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Talking Books

summary

Here's an idea for older readers who would like to share their best reading asset -- their eyes.
  • The RIF Guide to Encouraging Young Readers.
  • Cultural Heritage, Drama
    • 9-12
    • teen
  • Minimal
  • Indoor, Outdoor, Traveling
  • Play

MATERIALS: Cassette recorder, blank cassette.

National organizations like Recording for the Blind audition adults to narrate books on tape, or talking books, for people who are visually impaired. Your children may be able to do the same thing on a local level, or for a friend or a member of the family. Library Special Services. Encourage your children to phone the main branch of the local library to inquire whether the library system offers recording services for people in the community who are visually impaired. If so, can they volunteer to narrate a book for a younger reader? Even if there is no precedent, the director of services may be interested in your children's proposal. Narrating books is not as simple as it sounds. A recording must be clear, have interest and expression, and be error-free. Reading to Grandma or Grandpa. Does a grandparent or other family member have cataracts or some other visual handicap that prevents him or her from reading? Your child's offer to read aloud on a regular basis -- books, newspapers, letters -- will represent a priceless gift as well as an opportunity to spend more time together. Your children might also be willing to help a grandparent find out about services available for people with visual impairments, or help order talking books from a local library or organization. Community Efforts. Your children's scout troop, youth group, or class can organize a read-aloud program for visually impaired children in the community, or for classmates. Volunteers take turns recording stories or reading aloud to the child at the child's home. Adults should help develop and supervise such an activity. Your children's youth group or troop can also inquire about the local librarys regular read-aloud programs, then pass on the information to visually impaired children and arrange to help them participate.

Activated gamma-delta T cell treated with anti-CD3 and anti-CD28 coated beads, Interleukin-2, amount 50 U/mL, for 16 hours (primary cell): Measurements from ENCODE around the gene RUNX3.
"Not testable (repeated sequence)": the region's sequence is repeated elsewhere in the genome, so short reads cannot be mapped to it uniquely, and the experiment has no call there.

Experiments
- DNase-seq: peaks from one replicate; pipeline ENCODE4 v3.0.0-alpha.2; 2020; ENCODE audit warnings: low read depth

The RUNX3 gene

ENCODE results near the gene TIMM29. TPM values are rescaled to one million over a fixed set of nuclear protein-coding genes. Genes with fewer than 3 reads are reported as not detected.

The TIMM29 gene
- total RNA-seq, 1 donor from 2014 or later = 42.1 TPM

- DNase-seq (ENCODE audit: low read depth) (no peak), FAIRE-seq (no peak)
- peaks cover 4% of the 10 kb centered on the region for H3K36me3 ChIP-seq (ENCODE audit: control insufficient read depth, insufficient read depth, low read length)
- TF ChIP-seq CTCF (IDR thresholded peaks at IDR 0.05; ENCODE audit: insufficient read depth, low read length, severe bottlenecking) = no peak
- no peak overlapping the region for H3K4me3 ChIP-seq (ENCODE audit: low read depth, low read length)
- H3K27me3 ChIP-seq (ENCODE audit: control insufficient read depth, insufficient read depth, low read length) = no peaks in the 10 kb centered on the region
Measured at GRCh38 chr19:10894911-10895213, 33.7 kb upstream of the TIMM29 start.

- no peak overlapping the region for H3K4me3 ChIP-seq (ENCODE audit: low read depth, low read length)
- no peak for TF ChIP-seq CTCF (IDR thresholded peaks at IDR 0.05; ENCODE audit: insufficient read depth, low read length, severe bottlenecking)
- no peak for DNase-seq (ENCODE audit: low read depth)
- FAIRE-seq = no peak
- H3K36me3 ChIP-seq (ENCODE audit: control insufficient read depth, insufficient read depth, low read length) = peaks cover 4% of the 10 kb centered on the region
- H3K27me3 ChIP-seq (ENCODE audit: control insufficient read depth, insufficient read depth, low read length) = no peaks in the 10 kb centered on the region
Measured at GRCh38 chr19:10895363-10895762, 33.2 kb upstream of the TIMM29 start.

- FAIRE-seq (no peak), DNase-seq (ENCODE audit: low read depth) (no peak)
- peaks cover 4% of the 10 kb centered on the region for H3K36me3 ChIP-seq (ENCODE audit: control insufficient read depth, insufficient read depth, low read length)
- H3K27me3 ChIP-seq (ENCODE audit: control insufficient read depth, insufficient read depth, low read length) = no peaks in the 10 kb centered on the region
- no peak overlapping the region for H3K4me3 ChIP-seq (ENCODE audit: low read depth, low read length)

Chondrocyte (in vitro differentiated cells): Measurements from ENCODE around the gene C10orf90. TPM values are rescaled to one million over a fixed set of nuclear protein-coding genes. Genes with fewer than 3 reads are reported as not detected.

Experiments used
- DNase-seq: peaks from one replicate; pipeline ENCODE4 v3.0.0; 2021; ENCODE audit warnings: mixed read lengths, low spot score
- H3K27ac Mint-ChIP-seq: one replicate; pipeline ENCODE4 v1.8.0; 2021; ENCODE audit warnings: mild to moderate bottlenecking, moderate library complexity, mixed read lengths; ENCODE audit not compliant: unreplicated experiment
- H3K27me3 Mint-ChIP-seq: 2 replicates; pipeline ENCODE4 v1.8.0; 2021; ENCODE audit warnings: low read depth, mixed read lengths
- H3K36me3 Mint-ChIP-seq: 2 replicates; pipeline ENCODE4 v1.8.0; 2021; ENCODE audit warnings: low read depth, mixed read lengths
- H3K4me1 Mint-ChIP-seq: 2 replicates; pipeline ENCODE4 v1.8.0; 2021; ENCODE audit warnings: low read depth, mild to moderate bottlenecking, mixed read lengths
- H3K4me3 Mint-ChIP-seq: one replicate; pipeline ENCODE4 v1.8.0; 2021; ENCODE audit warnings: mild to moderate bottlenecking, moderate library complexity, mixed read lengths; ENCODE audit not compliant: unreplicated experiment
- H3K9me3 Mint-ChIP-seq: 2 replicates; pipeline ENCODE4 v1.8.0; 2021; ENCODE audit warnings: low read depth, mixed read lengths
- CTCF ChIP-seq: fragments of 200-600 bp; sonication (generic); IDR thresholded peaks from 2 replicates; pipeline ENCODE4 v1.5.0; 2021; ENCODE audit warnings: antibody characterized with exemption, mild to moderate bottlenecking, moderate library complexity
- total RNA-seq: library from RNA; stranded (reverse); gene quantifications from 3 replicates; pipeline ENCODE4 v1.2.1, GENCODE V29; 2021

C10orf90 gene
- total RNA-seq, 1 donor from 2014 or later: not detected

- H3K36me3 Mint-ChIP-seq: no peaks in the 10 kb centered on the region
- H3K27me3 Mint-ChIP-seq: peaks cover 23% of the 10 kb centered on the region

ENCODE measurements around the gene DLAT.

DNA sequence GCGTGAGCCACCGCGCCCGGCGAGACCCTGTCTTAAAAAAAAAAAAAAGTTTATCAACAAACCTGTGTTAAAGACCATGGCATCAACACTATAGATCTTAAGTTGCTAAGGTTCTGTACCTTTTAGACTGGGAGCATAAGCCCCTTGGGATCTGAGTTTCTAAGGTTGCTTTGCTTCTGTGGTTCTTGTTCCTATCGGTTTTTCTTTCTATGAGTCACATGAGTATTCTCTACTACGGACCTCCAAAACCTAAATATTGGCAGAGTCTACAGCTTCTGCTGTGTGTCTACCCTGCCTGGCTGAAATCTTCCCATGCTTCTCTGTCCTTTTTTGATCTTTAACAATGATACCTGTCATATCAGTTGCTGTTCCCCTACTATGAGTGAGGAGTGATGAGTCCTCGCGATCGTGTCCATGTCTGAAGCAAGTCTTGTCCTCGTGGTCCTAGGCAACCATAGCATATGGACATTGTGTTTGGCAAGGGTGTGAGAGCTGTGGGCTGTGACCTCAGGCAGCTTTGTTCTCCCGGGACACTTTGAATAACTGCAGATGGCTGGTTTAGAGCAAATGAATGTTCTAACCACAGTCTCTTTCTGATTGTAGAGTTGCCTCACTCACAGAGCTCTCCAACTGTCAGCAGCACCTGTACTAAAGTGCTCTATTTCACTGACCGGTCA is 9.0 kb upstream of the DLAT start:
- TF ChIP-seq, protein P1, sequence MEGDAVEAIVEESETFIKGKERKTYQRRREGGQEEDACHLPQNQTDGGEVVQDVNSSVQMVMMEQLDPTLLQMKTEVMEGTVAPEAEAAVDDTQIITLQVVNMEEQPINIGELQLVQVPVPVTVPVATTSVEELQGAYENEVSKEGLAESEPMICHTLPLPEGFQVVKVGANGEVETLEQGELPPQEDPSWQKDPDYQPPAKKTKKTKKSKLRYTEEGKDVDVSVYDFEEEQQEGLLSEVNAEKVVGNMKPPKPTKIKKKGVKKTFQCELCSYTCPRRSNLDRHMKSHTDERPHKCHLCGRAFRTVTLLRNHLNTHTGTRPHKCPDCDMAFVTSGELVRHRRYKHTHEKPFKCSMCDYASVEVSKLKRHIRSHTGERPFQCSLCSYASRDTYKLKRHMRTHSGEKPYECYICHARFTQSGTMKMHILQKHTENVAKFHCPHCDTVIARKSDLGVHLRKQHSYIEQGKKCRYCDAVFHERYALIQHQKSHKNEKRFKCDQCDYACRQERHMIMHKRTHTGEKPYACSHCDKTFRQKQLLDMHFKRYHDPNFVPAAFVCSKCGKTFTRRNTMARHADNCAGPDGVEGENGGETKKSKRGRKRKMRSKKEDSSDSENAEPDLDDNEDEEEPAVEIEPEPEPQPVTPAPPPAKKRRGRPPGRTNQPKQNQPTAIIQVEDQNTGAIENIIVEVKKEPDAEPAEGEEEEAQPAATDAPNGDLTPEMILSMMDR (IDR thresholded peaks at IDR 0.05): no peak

Talking Books